Amid death threats, New Orleans dismantles Civil War statues at night
Tensions are running high as the city of New Orleans removes four statues of representatives of the Confederate side in the Civil War. In fact, the monuments are being taken down in the middle of the night to mute conflict.
On May 17, the third statue was removed just shortly after 3 a.m. with contractors removing the monument of Confederate General P.G.T. Beauregard wearing face coverings and bulletproof vests after the city received death threats.
"These monuments were put in place during the Jim Crow era to assert that whites were in control of the politics of the south," says Malcolm Suber, an organizer with Take 'Em Down NOLA.
Suber has worked for decades to have the statues removed and is glad to see them go — although he would have liked to see it happen in daylight, as a celebration.
"We think that this was a kowtow to the racist and white supremacists who came to town brandishing a weapon and making threats," Suber tells The Current's Anna Maria Tremonti of the nighttime removal.
Suber does not believe that removing the statues erases part of the country's history.
In Halifax, some are advocating for the removal of the statue of Edward Cornwallis, one of the city's founders — but also an advocate for the extermination of Mi'kmaq people.
"He's a symbol of barbarity from the past," says Mi'kmaq historian Daniel Paul.
"You're not taking him out of history books, people still read about him. But you show me a plaque anywhere around there that says that that man tried to exterminate the Mi'kmaq people — it's not there."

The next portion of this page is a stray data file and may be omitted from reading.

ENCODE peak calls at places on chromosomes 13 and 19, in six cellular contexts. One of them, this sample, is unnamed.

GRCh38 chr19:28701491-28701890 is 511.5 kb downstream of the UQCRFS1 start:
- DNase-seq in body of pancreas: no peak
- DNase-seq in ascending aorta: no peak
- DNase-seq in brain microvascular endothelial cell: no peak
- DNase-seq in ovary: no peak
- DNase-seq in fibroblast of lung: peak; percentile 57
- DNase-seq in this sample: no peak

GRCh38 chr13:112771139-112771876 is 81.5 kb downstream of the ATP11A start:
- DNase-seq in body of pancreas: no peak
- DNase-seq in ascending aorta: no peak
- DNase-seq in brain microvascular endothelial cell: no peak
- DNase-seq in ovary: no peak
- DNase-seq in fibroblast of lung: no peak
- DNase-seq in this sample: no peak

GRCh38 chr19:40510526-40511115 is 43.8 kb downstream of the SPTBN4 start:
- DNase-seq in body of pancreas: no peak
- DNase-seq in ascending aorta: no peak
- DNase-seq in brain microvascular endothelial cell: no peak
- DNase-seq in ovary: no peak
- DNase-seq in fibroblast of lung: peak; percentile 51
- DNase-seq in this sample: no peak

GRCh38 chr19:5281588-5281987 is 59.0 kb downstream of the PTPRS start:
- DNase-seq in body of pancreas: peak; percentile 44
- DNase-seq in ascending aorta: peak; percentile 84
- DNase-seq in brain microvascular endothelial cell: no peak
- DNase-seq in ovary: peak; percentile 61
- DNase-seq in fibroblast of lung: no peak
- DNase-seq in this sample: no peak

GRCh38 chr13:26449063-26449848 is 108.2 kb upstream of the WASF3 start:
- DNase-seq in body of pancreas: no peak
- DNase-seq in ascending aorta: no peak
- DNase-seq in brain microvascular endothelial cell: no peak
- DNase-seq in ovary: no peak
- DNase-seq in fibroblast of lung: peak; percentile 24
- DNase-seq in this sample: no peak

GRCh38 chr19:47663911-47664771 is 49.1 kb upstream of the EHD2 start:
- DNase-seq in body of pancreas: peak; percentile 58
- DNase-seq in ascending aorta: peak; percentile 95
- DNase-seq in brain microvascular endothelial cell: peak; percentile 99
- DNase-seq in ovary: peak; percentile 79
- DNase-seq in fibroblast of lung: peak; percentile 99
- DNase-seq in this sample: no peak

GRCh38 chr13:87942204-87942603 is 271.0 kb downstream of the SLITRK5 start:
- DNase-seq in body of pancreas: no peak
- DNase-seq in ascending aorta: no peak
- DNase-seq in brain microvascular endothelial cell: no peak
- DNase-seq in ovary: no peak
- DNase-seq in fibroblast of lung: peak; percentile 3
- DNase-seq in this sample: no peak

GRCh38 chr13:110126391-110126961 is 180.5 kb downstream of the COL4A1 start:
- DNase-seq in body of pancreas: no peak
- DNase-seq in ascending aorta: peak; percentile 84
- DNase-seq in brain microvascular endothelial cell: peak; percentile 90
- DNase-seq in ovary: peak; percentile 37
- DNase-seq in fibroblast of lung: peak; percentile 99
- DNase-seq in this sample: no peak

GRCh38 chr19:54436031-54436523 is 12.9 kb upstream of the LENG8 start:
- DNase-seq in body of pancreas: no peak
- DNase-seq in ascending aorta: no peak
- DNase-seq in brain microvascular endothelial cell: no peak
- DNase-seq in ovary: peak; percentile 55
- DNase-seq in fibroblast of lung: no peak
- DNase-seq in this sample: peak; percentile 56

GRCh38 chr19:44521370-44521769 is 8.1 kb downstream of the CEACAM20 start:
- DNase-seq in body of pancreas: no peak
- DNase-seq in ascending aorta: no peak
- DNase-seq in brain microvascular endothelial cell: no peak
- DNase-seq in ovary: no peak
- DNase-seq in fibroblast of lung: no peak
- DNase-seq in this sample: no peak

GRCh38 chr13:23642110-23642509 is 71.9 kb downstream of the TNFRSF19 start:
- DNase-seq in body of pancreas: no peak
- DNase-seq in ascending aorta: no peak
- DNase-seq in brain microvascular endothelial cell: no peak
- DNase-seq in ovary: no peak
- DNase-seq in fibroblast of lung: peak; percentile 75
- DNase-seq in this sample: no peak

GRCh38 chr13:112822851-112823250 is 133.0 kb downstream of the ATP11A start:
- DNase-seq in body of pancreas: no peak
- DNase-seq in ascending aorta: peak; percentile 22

Around the world, statues have been toppled from Baghdad to Ukraine to — recently — Venezuela.
Kirk Savage, who has looked at the history of monument removal, says the events fall into two broad categories.
"[In some cases] you're talking about regime change. You see a lot of anger," Savage says, author of Standing Soldiers, Kneeling Slaves: Race, War, and Monument in Nineteenth-Century America.
"[Other statues are] monuments to white supremacy, which is something that is ongoing and and we haven't yet grappled with or found a solution to… It's an ongoing fight," he tells Tremonti.
Savage says that even if most of us walk by statues in the street without noticing them, they remain powerful symbols.
"They carry a lot of authority," explains Savage.
"[Statues] seem to represent the kind of popular will of the community. And that's why they're so divisive now, and remain so important."
Listen to the full segment at the top of this web post.
This segment was produced by The Current's Samira Mohyeddin and Halifax network producer Mary-Catherine McIntosh.